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updated Tue. November 28, 2023

“All violations of operating procedures and equipment failures, however, are examined closely to minimize recurrence, even when those incidents have no impact on the safety of the workers, facility, or the public,” the statement said. It said “there has not been a nuclear criticality accident at a Department of ...

SANTA FE – Los Alamos National Laboratory says there was no risk of an accidental nuclear reaction in a recent safety violation where plutonium limits were exceeded during casting work at the lab. “The incident on August 18, 2017 was not a criticality accident,” a lab spokesman said in a statement.
LANL in 2016 was the only one of the Department of Energy's nuclear facilities to receive a failing “red” safety rating in the area of “criticality,” or ... 18, a crew that had cast a “shell,” part of the construction of plutonium pits that are the triggers for nuclear weapons, then moved the shell “into a location that ...
As the articles reported, a serious nuclear criticality accident was narrowly averted in July 2011, which resulted in the three-year shutdown of LANL's main plutonium facility. Nevertheless, according to the fiscal year 2011 LANL Performance Evaluation Report, the lab contractor was paid $50 million in pure ...
In mid-2013, four federal nuclear safety experts brought an alarming message to the top official in charge of America's warhead production: Los Alamos National ..... During a drill simulating a criticality accident on June, 15, 2016, some alarms at PF-4 didn't work, and workers showed “inattentiveness” to a ...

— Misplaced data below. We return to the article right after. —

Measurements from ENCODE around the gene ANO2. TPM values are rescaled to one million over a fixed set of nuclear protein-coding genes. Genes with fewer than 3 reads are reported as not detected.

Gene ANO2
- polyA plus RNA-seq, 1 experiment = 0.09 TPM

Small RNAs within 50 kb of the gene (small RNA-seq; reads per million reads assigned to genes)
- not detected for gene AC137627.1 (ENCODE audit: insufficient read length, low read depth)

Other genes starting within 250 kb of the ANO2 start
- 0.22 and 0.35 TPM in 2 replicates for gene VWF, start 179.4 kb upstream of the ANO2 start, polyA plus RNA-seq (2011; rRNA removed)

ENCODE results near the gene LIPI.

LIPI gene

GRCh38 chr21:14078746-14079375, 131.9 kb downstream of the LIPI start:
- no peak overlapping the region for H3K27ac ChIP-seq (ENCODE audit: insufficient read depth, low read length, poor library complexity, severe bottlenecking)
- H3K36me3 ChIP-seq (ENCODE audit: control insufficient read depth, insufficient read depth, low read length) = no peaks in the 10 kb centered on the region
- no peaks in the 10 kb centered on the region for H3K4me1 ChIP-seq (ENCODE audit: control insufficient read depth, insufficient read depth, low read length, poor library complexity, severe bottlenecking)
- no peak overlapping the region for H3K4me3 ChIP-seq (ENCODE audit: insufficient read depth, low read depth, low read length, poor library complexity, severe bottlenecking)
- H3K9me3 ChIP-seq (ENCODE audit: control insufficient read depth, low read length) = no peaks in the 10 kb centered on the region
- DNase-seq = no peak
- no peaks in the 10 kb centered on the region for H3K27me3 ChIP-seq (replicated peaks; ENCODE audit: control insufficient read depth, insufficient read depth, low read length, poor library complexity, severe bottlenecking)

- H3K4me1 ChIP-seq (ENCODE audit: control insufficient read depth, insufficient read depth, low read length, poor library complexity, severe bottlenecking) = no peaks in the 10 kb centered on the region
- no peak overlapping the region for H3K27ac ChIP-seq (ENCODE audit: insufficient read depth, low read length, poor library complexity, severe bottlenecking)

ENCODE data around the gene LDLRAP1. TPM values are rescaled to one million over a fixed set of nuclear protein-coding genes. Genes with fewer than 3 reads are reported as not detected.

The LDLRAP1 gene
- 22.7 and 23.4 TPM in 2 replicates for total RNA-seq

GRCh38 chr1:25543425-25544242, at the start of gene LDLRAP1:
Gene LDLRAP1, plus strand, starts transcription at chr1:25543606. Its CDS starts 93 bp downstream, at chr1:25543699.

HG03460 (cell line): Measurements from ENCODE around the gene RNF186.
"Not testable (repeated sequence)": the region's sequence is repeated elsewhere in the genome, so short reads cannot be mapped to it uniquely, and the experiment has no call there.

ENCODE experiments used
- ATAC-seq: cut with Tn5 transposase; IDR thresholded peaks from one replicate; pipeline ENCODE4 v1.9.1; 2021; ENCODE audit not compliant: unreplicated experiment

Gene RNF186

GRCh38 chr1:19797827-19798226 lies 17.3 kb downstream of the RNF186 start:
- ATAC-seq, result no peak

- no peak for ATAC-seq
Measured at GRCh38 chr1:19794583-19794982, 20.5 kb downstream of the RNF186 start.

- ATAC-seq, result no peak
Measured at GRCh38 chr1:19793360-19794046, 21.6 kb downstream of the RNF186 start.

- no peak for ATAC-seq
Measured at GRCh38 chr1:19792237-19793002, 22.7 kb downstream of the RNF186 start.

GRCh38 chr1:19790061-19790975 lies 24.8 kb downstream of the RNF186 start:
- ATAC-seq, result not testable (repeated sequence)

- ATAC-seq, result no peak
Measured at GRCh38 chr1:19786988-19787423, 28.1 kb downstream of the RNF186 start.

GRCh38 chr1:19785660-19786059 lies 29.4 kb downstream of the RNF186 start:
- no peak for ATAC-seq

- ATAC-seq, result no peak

In fact, Los Alamos violated nuclear industry rules for guarding against a criticality accident three times more often last year than the Energy Department's 23 other nuclear installations combined, that report said. Because of its shortcomings, federal permission has not been granted for renewed work with ...
There has not been a nuclear criticality accident at a Department of Energy nuclear facility in nearly 40 years. When safety concerns are identified, our focus is to determine the causes, identify corrective actions, and minimize recurrence. This focus on continuous improvement is apparent in our safety ...
The fiasco brings to mind the 1999 criticality accident at a nuclear fuel processing facility operated by JCO Co. in Tokai, Ibaraki Prefecture, which killed two workers — the worst nuclear radiation accident in Japan prior to the 2011 meltdowns at the Fukushima No. 1 power plant. The fatal accident occurred ...
The Nuclear Regulatory Commission's expectations for safely storing spent fuel are spelled out in Section 9.1.2 of the agency's Standard Review Plan for nuclear power plants. Protection against reactivity excursions in the spent fuel pool are mandated by 10 CFR 50.68, Criticality Accident Requirements.


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